N.Y. lawmaker aims to give voting rights to illegal immigrants

NEW YORK Mon Jun 16, 2014 3:41pm EDT

Related Topics

NEW YORK (Reuters) - A New York lawmaker wants to grant many of the rights of citizenship to millions of illegal immigrants and non-citizen residents, including the right to vote in local and state elections, under a bill introduced on Monday.

The New York Is Home Act is the first bill in the United States that would provide such broad rights to non-citizens who can show they have lived and paid taxes in New York for at least three years, according to the bill's sponsor, state Senator Gustavo Rivera.

"Nearly 3 million people in the state of New York currently reside here and make New York their home, but can't fully participate in civic, political, and economic life," Rivera, a Democrat who represents the Bronx in New York City, said in a telephone interview.

He described the bill as a response to the stagnation of immigration reform efforts in the U.S. Congress.

"With failure at the national level on comprehensive immigration reform, the question we have asked is what can states do?" he said.

The bill would provide benefits to illegal immigrants and other non-citizens who could prove they have resided in New York for at least three years and have been paying taxes for as long. They would also have to take an oath to uphold the state's constitution and laws, and pledge their willingness to serve on a jury, according to the bill summary.

In return, non-citizens would receive a form of state citizenship, including access to state tuition assistance and health insurance programs, the ability to apply for driver's and professional licenses, and the right to vote in state and local elections, the summary said.

Other states have moved forward on their own with respect to tuition assistance and driver's licenses, Rivera said, but no other state has considered such a broad package for its non-citizens.

The current legislative session ends on Thursday and Rivera said that he doesn't expect the bill to pass before then. Rather, he said, he hopes the bill will start a conversation both in New York and nationally about immigration reform at the state level.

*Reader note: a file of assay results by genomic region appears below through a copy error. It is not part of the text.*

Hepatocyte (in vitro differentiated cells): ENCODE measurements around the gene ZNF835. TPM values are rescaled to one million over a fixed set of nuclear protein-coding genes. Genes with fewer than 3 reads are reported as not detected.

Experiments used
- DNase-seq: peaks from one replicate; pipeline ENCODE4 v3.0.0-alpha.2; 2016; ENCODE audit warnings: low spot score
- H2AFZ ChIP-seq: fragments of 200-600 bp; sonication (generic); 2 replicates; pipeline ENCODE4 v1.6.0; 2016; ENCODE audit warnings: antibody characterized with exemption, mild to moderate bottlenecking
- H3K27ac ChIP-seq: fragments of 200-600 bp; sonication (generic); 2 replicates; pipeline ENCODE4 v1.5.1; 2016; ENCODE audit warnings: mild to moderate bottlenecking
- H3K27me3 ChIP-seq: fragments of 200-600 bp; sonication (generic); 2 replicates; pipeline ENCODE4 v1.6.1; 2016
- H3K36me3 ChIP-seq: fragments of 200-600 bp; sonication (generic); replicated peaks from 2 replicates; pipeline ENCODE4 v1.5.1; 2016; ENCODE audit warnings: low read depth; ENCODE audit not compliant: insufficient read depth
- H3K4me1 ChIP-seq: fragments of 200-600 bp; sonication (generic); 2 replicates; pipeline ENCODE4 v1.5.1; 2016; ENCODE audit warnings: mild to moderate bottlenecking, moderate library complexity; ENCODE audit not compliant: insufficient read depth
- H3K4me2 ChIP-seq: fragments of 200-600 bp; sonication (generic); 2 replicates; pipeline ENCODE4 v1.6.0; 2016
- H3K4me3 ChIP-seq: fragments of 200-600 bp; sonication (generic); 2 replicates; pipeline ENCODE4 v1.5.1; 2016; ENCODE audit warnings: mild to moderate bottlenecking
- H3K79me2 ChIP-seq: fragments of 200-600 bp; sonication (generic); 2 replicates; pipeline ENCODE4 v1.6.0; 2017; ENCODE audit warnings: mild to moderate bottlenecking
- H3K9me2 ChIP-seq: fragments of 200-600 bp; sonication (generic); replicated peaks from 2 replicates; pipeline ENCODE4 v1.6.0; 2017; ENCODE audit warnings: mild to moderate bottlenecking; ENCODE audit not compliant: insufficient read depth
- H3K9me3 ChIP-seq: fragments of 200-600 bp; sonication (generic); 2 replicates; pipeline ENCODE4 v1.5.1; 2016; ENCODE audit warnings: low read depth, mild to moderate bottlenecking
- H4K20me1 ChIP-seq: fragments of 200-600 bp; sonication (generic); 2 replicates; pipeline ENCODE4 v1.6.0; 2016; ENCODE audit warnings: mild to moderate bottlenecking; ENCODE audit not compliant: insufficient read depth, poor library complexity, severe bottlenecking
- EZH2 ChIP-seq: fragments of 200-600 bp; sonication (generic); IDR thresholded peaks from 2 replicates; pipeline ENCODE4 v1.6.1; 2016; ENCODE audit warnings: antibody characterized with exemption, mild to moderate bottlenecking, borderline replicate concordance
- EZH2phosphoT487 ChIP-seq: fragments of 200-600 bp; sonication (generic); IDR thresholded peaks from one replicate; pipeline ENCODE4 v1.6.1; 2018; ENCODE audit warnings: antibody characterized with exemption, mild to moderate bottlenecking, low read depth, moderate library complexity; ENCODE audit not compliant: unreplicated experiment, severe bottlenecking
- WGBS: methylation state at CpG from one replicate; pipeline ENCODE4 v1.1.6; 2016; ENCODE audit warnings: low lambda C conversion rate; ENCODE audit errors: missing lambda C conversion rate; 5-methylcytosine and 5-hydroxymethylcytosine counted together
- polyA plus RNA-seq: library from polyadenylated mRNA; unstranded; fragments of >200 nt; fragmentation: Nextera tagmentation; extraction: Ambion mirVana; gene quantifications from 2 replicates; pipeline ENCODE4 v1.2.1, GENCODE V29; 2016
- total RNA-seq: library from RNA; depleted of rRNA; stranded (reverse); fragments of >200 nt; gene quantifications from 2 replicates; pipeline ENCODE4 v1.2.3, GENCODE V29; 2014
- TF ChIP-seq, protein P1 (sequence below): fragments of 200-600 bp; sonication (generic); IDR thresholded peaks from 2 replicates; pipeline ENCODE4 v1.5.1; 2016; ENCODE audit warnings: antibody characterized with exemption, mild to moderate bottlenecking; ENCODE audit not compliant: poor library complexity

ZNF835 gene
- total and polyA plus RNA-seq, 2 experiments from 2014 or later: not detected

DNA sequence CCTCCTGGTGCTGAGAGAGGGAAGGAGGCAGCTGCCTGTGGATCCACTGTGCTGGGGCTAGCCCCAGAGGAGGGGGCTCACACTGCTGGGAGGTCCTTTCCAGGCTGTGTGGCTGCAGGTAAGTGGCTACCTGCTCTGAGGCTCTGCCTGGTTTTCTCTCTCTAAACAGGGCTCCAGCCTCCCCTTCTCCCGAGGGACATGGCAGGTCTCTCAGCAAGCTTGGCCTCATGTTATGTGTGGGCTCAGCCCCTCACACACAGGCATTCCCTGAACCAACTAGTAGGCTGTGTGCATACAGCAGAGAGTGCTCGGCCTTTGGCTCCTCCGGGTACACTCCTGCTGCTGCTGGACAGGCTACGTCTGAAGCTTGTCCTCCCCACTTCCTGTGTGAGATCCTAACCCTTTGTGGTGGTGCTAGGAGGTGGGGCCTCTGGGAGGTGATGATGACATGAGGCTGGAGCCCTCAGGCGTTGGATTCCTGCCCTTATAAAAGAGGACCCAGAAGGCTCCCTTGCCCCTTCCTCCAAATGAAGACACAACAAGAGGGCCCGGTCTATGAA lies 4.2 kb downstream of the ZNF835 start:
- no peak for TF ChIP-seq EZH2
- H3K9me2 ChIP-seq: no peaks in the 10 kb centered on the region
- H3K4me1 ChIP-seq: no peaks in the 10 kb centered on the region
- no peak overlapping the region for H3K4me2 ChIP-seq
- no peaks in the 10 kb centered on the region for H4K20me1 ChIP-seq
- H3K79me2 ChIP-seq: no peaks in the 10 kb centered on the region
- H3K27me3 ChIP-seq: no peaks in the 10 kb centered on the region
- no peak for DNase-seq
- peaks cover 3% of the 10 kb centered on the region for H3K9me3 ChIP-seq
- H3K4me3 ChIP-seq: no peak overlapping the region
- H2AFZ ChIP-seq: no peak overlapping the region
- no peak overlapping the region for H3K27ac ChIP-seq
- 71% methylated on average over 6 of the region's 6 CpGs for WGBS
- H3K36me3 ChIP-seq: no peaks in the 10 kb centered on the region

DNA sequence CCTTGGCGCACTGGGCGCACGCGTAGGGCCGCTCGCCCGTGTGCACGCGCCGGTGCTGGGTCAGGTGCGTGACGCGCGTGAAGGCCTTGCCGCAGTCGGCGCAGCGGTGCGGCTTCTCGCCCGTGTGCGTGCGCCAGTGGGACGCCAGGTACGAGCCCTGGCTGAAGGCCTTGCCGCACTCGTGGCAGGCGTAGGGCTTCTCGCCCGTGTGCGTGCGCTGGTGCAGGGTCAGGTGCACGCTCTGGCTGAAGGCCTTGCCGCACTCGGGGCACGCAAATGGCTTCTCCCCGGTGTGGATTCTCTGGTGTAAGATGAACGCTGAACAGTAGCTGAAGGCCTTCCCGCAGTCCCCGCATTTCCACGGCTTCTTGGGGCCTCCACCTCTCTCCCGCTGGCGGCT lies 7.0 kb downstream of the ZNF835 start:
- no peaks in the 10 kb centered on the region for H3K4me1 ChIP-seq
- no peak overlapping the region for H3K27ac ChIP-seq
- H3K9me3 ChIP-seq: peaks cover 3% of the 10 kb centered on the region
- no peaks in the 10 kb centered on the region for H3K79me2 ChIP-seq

(Reporting by Curtis Skinner; Editing by Jonathan Allen and Eric Walsh)

We welcome comments that advance the story through relevant opinion, anecdotes, links and data. If you see a comment that you believe is irrelevant or inappropriate, you can flag it to our editors by using the report abuse links. Views expressed in the comments do not represent those of Reuters. For more information on our comment policy, see http://blogs.reuters.com/fulldisclosure/2010/09/27/toward-a-more-thoughtful-conversation-on-stories/
Comments (9)
cvxxx wrote:
This is part of the corruption that must be stamped out. If the are 3 million lawbreakers then deport them. What is it that the laws and fairness are to be ignored for political gain.
I was for amnesty, but as more and more problems arrived and the system was unfair to the new legal immigrants then it is clear the the rules need to be set down and everyone abide by them.

Jun 16, 2014 4:00pm EDT  --  Report as abuse
astroz wrote:
Beyond frightening! They will clearly vote for this guy and anyone else who will take from citizens to give them everything they demand. Stay in the fight America….NumbersUSA.com is giving us a voice. Use it now or this nation will be stripped away from its citizens. Only action matters…fight.

Jun 16, 2014 5:41pm EDT  --  Report as abuse
DanielMiller wrote:
Aside from the slur in the title of the article, this is great news.

For much of our country’s history, non-citizens have been allowed to vote in local elections. These are members of the community, and have a stake on local decisions.

Non-citizens are paying taxes, working and building businesses, and raising families. They are already participating in local civic life, and should how their tax dollars are used like the rest of us.

Jun 17, 2014 10:31am EDT  --  Report as abuse
This discussion is now closed. We welcome comments on our articles for a limited period after their publication.